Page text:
Examining patient records to pick out those at high risk of developing heart disease is cheaper and just as effective as screening all adults aged between 40 and 74, a British study showed on Monday.
The research, published in the British Medical Journal, raises doubts about $387 million a year screening program launched by the British government in 2008 and suggests funds may be better spent on high-risk patients.
Simon Griffin of the epidemiology unit of Britain's Medical Research Council, who led the study, said it showed with health care budgets squeezed by global recession and a growing burden of chronic disease, health authorities should think carefully about pricey heart screening plans.
"A universal screening program for cardiovascular disease might prevent an important number of new cardiovascular events ... but it may be unrealistic to implement in increasingly resource-constrained health systems," he wrote in the study.
Heart disease is the number one killer of men and women in Europe, the United States and other developed nations. Its costs to the British economy are estimated at $46.4 billion a year, while the American Heart Association estimates heart disease and stroke will cost the United States an estimated $503.2 billion in 2010.
Griffin and colleagues assessed data from almost 17,000 European men and women between the ages of 40 and 74 who had no heart disease or diabetes at the start of the study.
They looked at several different screening strategies to determine which ones were most effective: Inviting all 40-74 year olds for vascular screening (as the British program does); inviting 50-74 year olds for screening; inviting overweight people for screening, asking patients to complete a heart disease risk questionnaire and inviting those with high scores for screening; and inviting only patients whose records would flag them up as high risk.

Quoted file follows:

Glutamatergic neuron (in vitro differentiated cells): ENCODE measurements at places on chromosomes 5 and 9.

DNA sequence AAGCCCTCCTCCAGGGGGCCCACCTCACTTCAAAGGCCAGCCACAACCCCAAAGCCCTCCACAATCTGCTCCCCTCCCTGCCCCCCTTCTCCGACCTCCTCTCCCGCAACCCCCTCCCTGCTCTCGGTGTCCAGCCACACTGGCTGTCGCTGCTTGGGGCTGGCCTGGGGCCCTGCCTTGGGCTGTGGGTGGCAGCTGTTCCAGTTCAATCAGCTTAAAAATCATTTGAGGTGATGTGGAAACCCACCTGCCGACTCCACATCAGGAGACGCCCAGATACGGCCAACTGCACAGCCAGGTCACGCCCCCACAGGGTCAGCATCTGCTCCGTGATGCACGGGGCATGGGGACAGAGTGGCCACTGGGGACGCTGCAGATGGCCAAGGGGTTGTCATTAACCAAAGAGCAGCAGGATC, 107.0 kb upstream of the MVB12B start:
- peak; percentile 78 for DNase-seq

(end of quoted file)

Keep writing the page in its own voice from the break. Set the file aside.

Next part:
The researchers found that final strategy — using medical records to pick out high-risk patients — was just as effective as the government's screening program at preventing new cases of heart disease and would save costs.
Starting screening from age 50, rather than 40, would also get similar results, they found.
"Policy makers have to decide on the balance between the number of people needed to screen or treat and the number of (heart disease) cases that can be prevented," Griffin wrote.
Britain's opposition Conservative Party, seeking to oust Prime Minister Gordon Brown's Labor government in an election on May 6, has indicated it may scrap the vascular screening program if it wins power.
In a commentary on the study, Tom Marshall, a public health experts from the University of Birmingham, said he favored a more targeted approach.
"There are untreated patients at high risk of cardiovascular disease, most of whom can be identified from their electronic primary care records — we should act on this information."